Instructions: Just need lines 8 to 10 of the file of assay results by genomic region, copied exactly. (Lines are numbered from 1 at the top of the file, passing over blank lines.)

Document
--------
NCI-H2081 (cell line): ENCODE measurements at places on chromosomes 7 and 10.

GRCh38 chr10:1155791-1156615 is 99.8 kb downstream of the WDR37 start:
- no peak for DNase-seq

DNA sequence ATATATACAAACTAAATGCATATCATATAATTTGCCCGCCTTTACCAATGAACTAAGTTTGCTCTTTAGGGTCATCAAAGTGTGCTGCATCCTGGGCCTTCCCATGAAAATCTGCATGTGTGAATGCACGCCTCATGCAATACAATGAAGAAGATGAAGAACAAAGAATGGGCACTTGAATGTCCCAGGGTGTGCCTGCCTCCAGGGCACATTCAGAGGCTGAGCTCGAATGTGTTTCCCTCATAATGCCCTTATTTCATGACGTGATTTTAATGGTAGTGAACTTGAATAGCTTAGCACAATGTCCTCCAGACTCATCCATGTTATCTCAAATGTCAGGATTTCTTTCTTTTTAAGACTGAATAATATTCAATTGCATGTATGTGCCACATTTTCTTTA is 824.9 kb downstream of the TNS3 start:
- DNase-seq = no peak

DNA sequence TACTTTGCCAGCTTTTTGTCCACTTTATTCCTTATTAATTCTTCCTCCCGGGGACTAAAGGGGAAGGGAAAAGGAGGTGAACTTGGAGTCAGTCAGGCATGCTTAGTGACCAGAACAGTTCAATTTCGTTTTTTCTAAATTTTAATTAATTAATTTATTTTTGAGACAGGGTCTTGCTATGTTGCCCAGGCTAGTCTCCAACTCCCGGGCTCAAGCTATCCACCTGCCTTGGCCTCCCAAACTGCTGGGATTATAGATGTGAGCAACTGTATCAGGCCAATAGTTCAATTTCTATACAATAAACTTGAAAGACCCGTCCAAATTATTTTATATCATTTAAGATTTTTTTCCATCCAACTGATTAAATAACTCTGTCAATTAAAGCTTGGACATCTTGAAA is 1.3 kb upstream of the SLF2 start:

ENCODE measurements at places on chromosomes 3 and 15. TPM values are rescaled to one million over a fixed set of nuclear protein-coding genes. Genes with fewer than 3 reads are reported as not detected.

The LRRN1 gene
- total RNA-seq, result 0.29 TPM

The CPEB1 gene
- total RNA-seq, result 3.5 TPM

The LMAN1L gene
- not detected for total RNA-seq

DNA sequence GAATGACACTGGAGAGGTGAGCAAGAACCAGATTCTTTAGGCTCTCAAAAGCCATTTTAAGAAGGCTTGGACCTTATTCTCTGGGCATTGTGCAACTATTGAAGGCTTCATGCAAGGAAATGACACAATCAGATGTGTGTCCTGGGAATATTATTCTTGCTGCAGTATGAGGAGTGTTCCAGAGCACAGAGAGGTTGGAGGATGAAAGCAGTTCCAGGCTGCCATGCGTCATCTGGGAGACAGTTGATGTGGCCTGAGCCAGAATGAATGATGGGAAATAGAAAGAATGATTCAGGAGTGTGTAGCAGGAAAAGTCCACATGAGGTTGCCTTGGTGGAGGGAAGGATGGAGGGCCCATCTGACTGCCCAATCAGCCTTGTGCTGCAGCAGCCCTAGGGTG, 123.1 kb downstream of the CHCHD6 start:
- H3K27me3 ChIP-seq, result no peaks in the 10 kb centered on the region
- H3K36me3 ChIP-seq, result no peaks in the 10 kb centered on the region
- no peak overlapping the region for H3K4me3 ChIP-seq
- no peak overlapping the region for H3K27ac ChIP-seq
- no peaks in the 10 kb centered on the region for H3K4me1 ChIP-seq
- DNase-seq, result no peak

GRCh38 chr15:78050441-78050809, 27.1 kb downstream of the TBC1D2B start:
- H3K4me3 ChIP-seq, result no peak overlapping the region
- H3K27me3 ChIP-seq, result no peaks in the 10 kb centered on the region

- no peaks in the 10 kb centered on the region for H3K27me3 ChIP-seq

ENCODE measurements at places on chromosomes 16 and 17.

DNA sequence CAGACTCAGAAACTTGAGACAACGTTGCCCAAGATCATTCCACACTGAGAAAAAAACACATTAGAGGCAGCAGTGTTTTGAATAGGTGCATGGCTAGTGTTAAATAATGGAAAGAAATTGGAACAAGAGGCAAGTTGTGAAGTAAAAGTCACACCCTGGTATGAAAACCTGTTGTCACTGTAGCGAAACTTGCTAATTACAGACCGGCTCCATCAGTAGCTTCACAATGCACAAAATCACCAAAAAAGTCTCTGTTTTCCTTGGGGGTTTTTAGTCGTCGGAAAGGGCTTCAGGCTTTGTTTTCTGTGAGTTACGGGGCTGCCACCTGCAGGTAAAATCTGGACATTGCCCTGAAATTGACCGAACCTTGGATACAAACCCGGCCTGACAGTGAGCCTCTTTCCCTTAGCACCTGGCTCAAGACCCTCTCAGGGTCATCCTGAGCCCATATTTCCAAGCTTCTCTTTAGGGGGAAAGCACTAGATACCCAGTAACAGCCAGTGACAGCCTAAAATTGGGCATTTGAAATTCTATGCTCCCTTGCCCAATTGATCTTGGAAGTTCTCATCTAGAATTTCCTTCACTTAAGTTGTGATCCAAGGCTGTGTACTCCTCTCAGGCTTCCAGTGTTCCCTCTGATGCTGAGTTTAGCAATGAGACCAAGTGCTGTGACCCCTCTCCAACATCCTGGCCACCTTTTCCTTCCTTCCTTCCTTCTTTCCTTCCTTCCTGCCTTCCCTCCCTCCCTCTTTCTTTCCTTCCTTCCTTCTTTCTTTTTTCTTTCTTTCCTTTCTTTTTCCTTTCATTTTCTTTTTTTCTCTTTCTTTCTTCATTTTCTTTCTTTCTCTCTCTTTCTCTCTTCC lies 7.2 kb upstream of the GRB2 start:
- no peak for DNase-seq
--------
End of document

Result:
The LRRN1 gene
- total RNA-seq, result 0.29 TPM

The CPEB1 gene